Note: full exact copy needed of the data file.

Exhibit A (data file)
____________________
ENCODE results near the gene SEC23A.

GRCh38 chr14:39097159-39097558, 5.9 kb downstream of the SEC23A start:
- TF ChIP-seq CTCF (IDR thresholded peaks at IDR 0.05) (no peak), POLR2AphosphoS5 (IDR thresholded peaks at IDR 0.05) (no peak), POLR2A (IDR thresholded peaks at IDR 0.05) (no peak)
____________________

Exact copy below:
ENCODE results near the gene SEC23A.

GRCh38 chr14:39097159-39097558, 5.9 kb downstream of the SEC23A start:
- TF ChIP-seq CTCF (IDR thresholded peaks at IDR 0.05) (no peak), POLR2AphosphoS5 (IDR thresholded peaks at IDR 0.05) (no peak), POLR2A (IDR thresholded peaks at IDR 0.05) (no peak)